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John Staughton is a traveling writer, editor, and publisher who earned his English and Integrative Biology degrees from the University of Illinois in Champaign, Urbana (USA). He is the co-founder of a literary journal, Sheriff Nottingham, and calls the most beautiful places in the world his office. On a perpetual journey towards the idea of home, he uses words to educate, inspire, uplift and evolve.
Coffee is one of the world’s most popular beverages for a reason: It not only tastes good and gives you a serious jolt of energy, but it also has plenty of amazing, body-boosting benefits. Which, in all honestly, is a major bonus considering the fact that most people are simply pleased to have something to help them get through their morning meetings.
There’s no need to try anything crazy; the only performance enhancer you really need is coffee. Research has shown its ability to give workouts a boost and increase athletic performance, and that’s exactly why you’ll find so many Olympians drinking it: One report from the journal Applied Physiology, Nutrition, and Metabolism found the majority of the 20,686 Olympic athletes analyzed had caffeine in their urine.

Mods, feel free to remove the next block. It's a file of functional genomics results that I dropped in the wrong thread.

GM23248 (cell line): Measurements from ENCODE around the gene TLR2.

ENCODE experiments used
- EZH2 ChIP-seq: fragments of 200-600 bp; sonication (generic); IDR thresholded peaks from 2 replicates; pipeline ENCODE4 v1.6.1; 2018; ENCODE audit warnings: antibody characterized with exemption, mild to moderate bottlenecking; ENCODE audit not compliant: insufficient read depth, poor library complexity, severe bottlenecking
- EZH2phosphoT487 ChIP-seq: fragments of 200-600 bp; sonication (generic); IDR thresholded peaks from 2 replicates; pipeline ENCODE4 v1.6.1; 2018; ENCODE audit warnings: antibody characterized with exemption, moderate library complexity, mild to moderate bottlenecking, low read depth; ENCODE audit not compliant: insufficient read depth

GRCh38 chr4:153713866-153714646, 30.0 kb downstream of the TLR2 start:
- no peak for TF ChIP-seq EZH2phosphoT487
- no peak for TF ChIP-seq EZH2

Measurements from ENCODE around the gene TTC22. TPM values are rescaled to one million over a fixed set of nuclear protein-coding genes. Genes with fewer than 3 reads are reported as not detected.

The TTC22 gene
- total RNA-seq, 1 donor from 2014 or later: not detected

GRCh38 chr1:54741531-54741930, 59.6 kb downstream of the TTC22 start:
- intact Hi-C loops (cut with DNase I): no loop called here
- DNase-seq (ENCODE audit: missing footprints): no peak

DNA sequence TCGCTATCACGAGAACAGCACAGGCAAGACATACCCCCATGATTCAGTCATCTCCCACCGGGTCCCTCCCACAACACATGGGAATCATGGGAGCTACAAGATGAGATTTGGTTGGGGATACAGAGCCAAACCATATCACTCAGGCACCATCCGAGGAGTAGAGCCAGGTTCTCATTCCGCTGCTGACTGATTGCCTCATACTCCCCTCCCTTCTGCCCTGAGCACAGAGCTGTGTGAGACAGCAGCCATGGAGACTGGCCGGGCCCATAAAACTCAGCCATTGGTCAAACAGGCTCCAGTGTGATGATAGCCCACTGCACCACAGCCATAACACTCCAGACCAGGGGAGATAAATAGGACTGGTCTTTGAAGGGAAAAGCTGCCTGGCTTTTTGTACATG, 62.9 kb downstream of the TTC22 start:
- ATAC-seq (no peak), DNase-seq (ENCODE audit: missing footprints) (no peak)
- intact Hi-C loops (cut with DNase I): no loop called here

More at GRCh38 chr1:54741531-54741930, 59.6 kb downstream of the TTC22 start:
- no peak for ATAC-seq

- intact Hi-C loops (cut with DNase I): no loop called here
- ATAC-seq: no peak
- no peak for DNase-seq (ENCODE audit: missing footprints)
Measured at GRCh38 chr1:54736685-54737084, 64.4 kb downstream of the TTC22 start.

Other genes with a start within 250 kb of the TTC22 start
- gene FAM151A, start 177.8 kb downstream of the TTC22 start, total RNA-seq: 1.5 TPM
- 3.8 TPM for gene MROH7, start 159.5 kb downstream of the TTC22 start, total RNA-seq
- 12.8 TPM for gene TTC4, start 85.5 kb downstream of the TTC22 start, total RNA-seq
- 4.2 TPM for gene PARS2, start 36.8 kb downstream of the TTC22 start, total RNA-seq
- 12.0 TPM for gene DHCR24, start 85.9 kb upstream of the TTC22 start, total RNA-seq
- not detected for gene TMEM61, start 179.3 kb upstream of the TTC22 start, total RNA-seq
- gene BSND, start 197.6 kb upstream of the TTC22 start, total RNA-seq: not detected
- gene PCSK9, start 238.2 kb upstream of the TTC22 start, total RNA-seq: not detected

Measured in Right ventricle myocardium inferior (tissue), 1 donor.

Coffee doesn’t only help reduce the risk of developing melanoma—it does the same for basal cell carcinoma too, which affects millions of people every year. A 2012 study of 113,000 participants published by the American Association for Cancer Research found those who drank a minimum of three cups of coffee a day had a 20 percent lower risk of developing the skin cancer than those who didn’t.
How it works: There are several theories about how coffee may help prevent or protect against cognitive decline. One working theory: caffeine prevents the buildup of beta-amyloid plaque that may contribute to the onset and progression of Alzheimer’s. Researchers also theorize that because coffee drinking may be associated with a decreased risk of type 2 diabetes, a risk factor for dementia, it also lowers the risk for developing dementia.
It’s no secret that antioxidants are good for you. Antioxidants (32) help to limit a chemical called free radicals, which have been associated with cell degeneration as well as a number of deadly diseases. By increasing the amount of antioxidants in your diet you can limit free radicals in the body, and limit your risk to some of these diseases.
It’s in your best interest to learn and put these mindfulness exercises into practice. Now that our habitat has become too technological and many people just don’t want to unplug, engaging in daily prayer, celebrate your friends’ victories, and listening to your spouse are among the best ways to be mindful about what you are doing and how you are living.